Researchers recently conducted the first-ever brain imaging study of LSD, commonly known as acid, and they did it with the help of crowdfunding.
LSD is an illegal drug, considered medically useless with a high potential for abuse by the Drug Enforcement Agency in the U.S., and is similarly outlawed in the U.K. Unfortunately for scientists, its status as an illicit substance hinders research. Governmental agencies that normally fund basic science research shy away from funding studies into psychedelics, according to Quartz, so the U.K. researchers turned to private grants and public crowdsourcing to fund their study.
The researchers initially asked for £25,000 (approximately $35,000 U.S.) but stretched the goal to £50,000 on the science crowdfunding website, Walacea. The additional funding was used to research how LSD affects creativity.
The researchers wanted to know how LSD affects the brain to produce its psychological effects, including ego loss (a disconnection from one’s sense of self) and its hallucinatory properties. According to the study, published open access in the Proceedings of the National Academy of Science (PNAS), volunteers tripping on 75 micrograms of acid showed less coordination in a circuit of the brain called the default mode network. According to New Scientist, the less coordinated that network was, the less connected the participants felt to their sense of self, suggesting the default mode network plays a role in consciousness.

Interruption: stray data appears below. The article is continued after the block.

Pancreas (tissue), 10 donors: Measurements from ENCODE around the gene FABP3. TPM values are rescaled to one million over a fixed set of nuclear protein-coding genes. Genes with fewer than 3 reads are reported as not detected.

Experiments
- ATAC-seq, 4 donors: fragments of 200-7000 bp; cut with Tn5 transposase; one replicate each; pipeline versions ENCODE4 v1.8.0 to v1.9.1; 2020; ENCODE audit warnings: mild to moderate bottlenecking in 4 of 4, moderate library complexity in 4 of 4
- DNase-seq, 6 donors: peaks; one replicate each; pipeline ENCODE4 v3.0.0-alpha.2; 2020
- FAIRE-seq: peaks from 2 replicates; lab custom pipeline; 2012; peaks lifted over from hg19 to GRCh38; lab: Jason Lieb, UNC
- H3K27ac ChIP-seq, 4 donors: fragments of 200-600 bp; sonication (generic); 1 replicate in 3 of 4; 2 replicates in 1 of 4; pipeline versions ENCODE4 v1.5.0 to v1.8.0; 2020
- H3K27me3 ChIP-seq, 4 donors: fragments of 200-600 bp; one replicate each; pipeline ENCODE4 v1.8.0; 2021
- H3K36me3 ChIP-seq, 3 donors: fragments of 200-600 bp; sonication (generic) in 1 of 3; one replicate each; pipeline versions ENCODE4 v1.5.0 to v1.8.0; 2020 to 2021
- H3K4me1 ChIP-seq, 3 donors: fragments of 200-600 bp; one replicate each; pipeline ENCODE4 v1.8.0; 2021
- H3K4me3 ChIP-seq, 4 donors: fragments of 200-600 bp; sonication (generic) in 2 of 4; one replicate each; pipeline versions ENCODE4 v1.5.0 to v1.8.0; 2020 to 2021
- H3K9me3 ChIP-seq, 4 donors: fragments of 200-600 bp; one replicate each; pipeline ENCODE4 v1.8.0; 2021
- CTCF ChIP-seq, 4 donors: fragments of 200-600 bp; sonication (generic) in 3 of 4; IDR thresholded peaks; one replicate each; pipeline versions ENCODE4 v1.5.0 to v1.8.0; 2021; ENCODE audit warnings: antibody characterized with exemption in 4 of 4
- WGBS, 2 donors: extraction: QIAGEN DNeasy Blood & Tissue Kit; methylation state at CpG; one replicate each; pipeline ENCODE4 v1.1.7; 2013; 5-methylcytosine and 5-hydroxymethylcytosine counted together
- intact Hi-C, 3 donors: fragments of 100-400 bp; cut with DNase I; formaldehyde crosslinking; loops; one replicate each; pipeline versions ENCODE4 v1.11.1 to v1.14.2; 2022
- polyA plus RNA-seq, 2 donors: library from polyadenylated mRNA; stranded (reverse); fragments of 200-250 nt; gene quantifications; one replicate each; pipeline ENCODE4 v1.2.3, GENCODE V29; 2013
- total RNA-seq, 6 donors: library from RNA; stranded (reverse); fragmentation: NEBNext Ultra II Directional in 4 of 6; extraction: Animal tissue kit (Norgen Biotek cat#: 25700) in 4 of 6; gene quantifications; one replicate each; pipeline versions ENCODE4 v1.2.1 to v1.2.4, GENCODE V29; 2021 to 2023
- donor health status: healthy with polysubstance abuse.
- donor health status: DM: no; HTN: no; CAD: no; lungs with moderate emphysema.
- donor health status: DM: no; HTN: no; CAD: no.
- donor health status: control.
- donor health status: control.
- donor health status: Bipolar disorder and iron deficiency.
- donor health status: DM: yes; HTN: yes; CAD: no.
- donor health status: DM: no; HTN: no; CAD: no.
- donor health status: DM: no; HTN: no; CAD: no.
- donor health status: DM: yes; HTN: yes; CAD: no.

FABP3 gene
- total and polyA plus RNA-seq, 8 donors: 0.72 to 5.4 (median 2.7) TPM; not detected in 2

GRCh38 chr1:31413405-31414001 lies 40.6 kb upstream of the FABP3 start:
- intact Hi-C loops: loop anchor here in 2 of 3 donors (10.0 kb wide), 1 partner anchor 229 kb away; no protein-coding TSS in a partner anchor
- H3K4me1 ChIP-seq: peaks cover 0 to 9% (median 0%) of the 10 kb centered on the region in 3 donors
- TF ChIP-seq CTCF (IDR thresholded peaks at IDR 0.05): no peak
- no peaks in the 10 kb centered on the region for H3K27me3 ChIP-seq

Additionally, the researchers saw increased activity in the area of the brain known as V1, which plays a role in how we process signals from our eyes. The researchers think this might explain the hallucinatory effects of LSD.
A lot of scientists believe that LSD could potentially help treat people with depression, alcoholism, and more. But to prove it they need to conduct additional research and, in particular, clinical trials. Clinical trials are quite expensive, costing upwards of a billion dollars to bring a new drug to market. Groups like the Multidisciplinary Association of Psychedelic Studies (MAPS) rely on private donations to conduct their trials.
However, after the success of this U.K. study, perhaps more researchers will turn to science crowdfunding websites like Walacea and Experiment.com.